Harvard Medical: A look at the admissions process

Harvard Medical: A look at the admissions process

August 27, 2019 100 By Stanley Isaacs


Good afternoon. Admissions. How may I help you? So the full title of this office is the
Office of the Committee on Admissions, and it’s actually the committee that makes the admissions decisions, and these are
all faculty and students. We receive about six thousand
applications each year. We invited 933 of those people
to come to campus and interview, and among them 219 received offers. So I’m often asked, “What is the
perfect Harvard Medical School student?” “What are you really looking for?” And the answer is, it’s not really any one thing. We’re looking for future leaders in American and International medicine, and how one defines leadership is really up to them. You might have one person has
done just tons and tons of research, they might have publications, sometimes we have people who have PHD’s, and you might have somebody else who’s
done no research it all — they’ve done all the prerequisites. They’re very
academically ready but they focus more on perhaps community
work. We’re looking for a very diverse class. A diverse class not just in terms of
geography and ethnicity and gender, but we’re also looking for a diverse
class in terms of passion. Sometimes people just have the sort of amazing life stories, and that might be the sort of extra piece that they’re bringing besides the fact that they are academically prepared to be here. For other folks, they might have a much
more standard sort of background. If everyone in the orchestra
played the cello we wouldn’t have been orchestra, and we very much want to have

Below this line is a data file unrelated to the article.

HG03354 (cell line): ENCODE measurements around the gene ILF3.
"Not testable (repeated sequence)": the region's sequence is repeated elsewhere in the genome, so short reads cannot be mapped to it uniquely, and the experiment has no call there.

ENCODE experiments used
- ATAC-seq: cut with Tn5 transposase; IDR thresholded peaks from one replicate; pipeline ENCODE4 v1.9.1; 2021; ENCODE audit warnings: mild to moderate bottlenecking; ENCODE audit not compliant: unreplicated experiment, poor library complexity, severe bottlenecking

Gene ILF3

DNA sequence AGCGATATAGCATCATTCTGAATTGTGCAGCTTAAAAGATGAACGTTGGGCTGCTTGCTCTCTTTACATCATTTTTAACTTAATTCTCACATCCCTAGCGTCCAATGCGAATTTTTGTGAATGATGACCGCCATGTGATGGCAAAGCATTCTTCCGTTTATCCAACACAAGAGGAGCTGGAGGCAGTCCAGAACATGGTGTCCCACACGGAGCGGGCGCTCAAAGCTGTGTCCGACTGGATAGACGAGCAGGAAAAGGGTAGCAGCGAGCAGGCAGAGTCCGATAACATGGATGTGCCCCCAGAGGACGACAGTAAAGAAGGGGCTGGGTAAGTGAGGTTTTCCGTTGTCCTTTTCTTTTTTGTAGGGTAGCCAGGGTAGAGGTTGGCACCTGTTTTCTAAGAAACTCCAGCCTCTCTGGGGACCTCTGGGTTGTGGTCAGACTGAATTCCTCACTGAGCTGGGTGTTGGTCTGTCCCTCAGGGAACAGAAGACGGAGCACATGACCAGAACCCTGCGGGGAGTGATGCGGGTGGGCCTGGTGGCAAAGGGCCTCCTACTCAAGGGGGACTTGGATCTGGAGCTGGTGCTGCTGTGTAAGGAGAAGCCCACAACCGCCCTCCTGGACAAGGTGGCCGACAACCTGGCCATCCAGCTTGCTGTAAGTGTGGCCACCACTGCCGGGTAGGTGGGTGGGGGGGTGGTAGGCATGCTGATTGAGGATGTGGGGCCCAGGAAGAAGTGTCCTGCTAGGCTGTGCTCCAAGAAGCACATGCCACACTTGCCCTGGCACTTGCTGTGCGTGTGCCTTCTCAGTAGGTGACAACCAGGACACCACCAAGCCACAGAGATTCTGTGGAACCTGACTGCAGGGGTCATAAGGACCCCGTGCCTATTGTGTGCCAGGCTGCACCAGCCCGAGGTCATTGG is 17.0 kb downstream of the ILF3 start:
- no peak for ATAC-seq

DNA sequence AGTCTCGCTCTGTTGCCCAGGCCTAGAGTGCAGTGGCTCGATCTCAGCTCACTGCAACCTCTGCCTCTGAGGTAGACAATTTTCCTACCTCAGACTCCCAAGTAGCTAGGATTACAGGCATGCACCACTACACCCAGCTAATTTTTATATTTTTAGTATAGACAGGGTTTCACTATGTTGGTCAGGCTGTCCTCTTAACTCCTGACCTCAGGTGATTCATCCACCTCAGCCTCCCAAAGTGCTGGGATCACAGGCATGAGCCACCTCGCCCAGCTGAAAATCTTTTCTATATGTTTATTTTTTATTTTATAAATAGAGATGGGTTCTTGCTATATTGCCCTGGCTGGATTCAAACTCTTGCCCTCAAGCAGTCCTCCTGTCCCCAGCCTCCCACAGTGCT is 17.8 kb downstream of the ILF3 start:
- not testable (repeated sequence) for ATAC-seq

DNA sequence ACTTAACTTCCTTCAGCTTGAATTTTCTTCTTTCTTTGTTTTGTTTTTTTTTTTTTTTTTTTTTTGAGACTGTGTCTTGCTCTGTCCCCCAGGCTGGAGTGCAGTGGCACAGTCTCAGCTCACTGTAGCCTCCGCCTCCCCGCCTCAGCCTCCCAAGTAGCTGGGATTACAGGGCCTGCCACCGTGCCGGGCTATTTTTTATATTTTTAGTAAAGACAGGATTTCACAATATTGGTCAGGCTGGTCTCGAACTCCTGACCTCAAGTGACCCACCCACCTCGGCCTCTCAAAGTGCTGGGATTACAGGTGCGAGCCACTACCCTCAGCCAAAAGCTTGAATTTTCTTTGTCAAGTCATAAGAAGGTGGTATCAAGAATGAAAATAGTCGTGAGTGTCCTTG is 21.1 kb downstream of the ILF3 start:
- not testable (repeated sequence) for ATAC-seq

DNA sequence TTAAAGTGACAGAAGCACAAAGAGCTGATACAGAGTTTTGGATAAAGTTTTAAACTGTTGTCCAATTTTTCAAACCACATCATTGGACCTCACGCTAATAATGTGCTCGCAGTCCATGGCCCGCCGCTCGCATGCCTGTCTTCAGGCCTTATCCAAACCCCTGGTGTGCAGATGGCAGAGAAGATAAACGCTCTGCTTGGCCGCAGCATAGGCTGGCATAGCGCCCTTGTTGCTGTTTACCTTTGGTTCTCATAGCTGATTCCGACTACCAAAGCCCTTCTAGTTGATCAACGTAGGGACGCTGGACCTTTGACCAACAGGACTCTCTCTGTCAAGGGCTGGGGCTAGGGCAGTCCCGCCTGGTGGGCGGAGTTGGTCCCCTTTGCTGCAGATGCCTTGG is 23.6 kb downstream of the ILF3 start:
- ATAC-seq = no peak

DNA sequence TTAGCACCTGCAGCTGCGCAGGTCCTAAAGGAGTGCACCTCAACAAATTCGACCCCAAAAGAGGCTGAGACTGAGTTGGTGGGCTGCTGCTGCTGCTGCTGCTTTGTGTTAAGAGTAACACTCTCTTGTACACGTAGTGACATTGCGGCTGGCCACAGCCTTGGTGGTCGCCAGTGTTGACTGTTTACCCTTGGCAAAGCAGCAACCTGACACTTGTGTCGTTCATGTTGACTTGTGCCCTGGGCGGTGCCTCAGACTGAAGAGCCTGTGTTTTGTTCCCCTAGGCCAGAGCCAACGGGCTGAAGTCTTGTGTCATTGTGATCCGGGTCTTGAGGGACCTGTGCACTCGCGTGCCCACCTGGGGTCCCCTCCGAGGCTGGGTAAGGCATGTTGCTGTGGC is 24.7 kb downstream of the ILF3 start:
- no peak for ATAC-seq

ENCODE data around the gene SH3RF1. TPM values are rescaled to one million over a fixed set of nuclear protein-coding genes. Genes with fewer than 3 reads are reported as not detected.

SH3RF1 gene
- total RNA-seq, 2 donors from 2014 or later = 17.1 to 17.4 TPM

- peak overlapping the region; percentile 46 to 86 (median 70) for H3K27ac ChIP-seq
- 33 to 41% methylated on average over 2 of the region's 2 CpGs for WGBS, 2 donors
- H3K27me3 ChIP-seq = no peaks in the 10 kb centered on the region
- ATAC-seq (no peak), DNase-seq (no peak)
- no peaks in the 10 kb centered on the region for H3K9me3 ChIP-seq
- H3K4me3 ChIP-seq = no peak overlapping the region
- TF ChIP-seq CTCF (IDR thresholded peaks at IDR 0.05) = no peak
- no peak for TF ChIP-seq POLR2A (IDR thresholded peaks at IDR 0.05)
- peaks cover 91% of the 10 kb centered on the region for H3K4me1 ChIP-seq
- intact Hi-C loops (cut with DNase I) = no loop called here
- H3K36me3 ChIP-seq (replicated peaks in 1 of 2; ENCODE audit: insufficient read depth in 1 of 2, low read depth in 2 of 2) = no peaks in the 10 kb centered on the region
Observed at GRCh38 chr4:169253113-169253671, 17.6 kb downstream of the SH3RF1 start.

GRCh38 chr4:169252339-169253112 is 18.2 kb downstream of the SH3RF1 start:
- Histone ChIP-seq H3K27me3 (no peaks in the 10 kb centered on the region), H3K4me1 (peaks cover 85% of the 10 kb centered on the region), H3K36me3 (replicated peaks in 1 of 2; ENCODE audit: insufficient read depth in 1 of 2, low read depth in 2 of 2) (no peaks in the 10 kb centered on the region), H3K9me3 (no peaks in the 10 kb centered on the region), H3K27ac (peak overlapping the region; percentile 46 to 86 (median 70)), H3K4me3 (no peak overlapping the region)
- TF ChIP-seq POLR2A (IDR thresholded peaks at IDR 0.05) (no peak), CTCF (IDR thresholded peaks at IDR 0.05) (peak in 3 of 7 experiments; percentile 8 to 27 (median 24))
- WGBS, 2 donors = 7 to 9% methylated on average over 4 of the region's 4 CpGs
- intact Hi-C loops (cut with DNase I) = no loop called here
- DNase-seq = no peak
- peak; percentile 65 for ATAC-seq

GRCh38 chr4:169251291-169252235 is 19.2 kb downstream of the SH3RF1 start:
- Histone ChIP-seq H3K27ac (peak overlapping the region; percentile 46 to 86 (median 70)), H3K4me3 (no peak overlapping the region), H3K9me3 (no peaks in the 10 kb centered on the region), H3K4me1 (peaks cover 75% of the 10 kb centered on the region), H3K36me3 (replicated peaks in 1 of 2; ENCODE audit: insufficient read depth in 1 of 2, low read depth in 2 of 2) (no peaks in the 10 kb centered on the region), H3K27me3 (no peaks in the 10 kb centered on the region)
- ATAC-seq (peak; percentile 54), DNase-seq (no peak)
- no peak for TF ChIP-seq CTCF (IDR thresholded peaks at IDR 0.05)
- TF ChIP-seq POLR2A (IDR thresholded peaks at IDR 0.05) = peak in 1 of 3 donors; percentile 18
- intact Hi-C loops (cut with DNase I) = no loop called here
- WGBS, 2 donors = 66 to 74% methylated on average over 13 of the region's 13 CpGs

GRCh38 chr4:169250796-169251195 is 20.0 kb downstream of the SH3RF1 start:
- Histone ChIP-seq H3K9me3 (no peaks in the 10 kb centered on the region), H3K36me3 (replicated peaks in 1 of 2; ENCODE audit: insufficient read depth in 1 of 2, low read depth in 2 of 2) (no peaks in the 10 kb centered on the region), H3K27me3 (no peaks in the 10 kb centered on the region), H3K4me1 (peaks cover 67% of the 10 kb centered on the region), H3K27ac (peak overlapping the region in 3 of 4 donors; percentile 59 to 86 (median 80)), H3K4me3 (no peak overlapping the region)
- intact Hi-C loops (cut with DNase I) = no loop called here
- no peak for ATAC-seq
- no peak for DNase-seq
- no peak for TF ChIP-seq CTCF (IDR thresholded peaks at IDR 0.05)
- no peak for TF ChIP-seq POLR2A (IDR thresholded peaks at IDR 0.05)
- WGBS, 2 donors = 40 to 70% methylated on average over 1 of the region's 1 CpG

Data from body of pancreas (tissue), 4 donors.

an orchestra, because that creates a much better learning experience. And if you think about it that’s kind of appropriate, because the world of medicine
has lots of different careers — it’s not
just one thing that doctors do, there’s lots of different things that they do, so we need to bring in a pool of talent that can go out into this profession
that, you know, fills those different niches. Harvard Medical School’s medical school
curriculum has two flavors. The majority of the
students are part of our traditional medical school curriculum. We also have the Health
Sciences and Technology program, which is a joint program with the Massachusetts
Institute of Technology. The HST-MD program receives
approximately 1200 applications. Of those applications, approximately
170 applicants will be invited to interview with the HST-MD program. Of that number, 30 students are selected to be members
of the class. My favorite part of the job is interview day. I remember my interview
day, and I remember driving onto Avenue Louis Pasteur and seeing the
Quadrangle that the and block and saying to myself, “Wow.” So much goes into the logistics of
interview day, not just coordinating the space, the media, the catering, but, you know, months but
before that. Recruiting interviewers… Every group seems to have its own little personality. Sometimes you walk in and it’s a very lively
group and they laugh at all your jokes, and then other times they’re very
serious and nervous and your trying to put them at ease. Throughout the season I communicate
with a lot of different applicants about various issues or questions they
have, so it’s nice when they actually come and I know who they are. The applicants are here, and they’re wonderful. They’re traveling from all over the country. They all show up in their black suits. They’re very excited and very nervous to be here. We could fill the class
several times over with people who have great numbers who may or may not be good doctors, and
so this is why we do interviews. It’s an expensive process, it’s a complicated
process, but we do them because we really need to know how people can interact
with with patients, and you really need to
meet people in person to do that. I came to Harvard Medical School initially in 1965. I never thought I’d come to Harvard because, as with so many
of our students, Harvard is a reach for everyone. It is a real joy to interact with such people and to see the enthusiasm of our faculty working together with students
to identify these promising people.